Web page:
A reader pointed out something earlier this morning that had slipped our attention. During last night’s game, Wade Davis was charged with 3 runs even though the eventual 3rd run reached base after Davis had been removed from the game.

Here is the play-by-play:

  1. Aaron Hill singles off of Wade Davis
  2. Wade Davis is replaced by Randy Choate
  3. Adam Lind grounds into a fielder’s choice with Hill retired at second base
  4. Randy Choate is replaced by Dan Wheeler and Adam Lind is replaced by DeWayne Wise
  5. Yada, yada, yada
  6. Wise scored Jays 3rd run

So Davis’ runner was retired after he left the game and the runner Choate put on base was charged to Davis. We have spent a lot of years around baseball and yet this seemed quite odd.

Several commenters exaplained the anomoly, but Ryan provided the rule book evidence:

Rule 10.18
(g) When pitchers are changed during an inning, the relief pitcher shall not be charged with any run (earned or unearned) scored by a runner who was on base at the time he entered the game, nor for runs scored by any runner who reaches base on a fielder’s choice which puts out a runner left on base by the preceding pitcher.
NOTE: It is the intent of this rule to charge each pitcher with the number of runners he put on base, rather than with the individual runners. When a pitcher puts runners on base, and is relieved, he shall be charged with all runs subsequently scored up to and including the number of runners he left on base when he left the game, unless such runners are put out without action by the batter, i.e., caught stealing, picked off base, or called out for interference when a batter runner does not reach first base on the play.

Amazing that either: a) we have just never noticed this before or; b) it is that rare that the rule just doesn’t come into play that often. But that being said, it does make sense. It would seem unfair to charge Choate with the run when the only batter he faced hit a groundball out.

Certainly not that important in the grand scheme of things (unless you are a fantasy baseball diehard), but interesting nonetheless.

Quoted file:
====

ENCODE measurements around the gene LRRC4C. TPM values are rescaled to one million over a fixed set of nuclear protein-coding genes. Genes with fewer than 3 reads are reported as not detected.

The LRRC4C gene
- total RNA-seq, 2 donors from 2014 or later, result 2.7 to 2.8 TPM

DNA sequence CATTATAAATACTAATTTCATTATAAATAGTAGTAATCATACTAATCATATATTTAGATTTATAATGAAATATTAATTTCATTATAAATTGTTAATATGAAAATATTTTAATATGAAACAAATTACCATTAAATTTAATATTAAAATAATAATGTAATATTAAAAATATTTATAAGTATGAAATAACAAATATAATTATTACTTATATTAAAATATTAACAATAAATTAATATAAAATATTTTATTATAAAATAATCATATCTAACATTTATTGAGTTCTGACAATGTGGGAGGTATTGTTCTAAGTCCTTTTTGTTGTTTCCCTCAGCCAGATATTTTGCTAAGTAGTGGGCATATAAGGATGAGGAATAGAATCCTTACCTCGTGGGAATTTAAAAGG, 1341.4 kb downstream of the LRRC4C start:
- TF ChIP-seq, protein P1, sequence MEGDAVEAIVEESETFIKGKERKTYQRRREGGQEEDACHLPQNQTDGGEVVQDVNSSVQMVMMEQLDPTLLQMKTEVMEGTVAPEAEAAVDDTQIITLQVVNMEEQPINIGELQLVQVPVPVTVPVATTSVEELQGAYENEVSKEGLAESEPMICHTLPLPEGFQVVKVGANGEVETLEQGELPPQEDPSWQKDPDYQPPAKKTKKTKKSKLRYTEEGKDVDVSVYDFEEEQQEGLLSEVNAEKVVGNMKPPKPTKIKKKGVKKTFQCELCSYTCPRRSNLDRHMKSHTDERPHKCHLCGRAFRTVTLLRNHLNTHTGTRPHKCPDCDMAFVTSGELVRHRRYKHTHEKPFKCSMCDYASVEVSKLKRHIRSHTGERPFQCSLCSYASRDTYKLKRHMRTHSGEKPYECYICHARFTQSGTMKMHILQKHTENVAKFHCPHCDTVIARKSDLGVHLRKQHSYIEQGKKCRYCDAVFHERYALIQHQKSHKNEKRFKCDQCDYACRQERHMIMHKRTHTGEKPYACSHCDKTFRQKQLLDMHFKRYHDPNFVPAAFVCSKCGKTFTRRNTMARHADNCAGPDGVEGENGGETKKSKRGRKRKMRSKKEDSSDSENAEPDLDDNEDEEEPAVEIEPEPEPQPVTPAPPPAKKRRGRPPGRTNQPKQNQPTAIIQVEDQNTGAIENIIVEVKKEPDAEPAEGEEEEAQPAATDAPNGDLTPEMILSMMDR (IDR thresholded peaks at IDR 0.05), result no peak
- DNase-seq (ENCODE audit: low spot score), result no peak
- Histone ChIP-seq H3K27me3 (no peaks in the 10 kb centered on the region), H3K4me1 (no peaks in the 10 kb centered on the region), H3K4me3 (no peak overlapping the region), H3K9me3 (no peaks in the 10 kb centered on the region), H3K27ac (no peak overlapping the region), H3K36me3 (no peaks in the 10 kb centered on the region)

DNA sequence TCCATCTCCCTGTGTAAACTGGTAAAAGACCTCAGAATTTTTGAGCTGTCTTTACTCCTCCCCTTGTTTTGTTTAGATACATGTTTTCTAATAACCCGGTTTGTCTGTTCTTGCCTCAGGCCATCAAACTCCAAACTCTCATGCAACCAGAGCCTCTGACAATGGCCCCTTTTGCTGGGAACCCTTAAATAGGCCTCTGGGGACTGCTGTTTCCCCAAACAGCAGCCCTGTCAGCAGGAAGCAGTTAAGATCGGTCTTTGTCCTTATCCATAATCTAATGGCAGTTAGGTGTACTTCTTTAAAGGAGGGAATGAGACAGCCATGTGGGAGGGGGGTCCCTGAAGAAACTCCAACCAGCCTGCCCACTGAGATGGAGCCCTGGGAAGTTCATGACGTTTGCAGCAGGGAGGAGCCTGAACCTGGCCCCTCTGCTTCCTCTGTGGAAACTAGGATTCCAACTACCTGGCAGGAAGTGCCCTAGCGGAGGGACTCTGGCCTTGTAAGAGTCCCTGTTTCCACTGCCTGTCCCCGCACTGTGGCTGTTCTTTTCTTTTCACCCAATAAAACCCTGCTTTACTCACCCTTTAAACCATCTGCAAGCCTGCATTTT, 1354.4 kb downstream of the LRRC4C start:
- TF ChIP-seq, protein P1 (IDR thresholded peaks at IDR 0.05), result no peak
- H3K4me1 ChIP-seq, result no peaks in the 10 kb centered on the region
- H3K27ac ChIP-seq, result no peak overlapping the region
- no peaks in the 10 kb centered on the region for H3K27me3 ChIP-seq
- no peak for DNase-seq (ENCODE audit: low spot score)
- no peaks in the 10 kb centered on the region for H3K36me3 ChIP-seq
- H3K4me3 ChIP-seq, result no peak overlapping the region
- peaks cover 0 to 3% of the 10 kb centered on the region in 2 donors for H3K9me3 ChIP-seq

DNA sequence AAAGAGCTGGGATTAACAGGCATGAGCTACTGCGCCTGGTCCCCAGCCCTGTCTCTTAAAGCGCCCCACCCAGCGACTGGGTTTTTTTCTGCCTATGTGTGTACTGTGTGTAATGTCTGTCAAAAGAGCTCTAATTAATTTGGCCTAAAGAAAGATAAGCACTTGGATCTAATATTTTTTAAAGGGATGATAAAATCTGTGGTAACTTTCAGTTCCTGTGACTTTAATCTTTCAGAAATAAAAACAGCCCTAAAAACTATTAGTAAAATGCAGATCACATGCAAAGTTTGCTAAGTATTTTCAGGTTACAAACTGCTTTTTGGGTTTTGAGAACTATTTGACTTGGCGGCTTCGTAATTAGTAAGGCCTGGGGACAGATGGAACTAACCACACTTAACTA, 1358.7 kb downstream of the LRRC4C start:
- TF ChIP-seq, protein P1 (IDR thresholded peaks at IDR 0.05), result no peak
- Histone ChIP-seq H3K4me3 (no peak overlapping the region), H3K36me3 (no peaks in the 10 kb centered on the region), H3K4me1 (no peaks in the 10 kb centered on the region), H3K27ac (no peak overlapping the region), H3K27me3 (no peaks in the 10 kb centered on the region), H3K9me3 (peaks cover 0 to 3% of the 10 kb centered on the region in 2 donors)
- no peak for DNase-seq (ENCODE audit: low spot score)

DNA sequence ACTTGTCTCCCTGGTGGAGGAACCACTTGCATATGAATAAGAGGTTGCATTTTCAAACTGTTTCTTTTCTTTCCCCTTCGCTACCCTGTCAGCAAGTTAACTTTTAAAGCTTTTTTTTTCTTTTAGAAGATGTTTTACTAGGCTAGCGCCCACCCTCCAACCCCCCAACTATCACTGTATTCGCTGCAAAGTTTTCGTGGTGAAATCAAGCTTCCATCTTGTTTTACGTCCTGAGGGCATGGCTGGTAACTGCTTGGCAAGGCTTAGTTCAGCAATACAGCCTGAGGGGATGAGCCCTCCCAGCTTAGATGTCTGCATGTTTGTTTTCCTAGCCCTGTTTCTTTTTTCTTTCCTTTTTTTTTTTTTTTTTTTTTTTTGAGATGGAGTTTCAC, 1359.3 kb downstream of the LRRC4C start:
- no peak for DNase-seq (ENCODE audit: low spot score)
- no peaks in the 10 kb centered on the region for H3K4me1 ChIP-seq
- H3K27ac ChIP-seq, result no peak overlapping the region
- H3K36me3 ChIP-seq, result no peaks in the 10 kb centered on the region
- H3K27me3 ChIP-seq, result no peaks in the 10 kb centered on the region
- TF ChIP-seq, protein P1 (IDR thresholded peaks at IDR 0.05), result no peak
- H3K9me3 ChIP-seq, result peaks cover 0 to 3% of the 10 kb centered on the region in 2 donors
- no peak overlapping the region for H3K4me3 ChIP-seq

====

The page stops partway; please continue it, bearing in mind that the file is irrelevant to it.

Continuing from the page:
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4 Comments

  1. Rytor says:

    Thanks for the mention, Prof.

    I wonder if there are ever exceptions that can be made at the official scorer's discretion? Like, this fake example involving Rays and Jays:

    Cecil starts inning.
    Cecil allows single to Upton.
    Frasor replaces Cecil.
    Crawford grounds into fielder's choice, Upton out at 2nd.
    Crawford steals second.
    Crawford steals third.
    Longoria hits sacrifice fly to left, Crawford scores.
    Pena flies out to right.

    In this case, should Cecil be charged with the run? If it weren't for the steals, the two fly outs would have led to no runs. What do you think?

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    • Rytor says:

      Oh - and to clarify - if you're thinking "Upton could have just as easily stolen those bases", replace him with Pat Burrell or Navarro or something. Pretend the chance of the first runner stealing is minimal.

      Then again, it makes me wonder if that runner was swapped for a pinch runner if that would change anything..

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    • Cork Gaines says:

      It does seem to open it up to a lot of "What if" scenarios. But the rule book seems pretty straight forward and doesn't give the scorer any wiggle room like it does in other areas (eg awarding a Win)

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  2. MJ says:

    Learn somethin every day.

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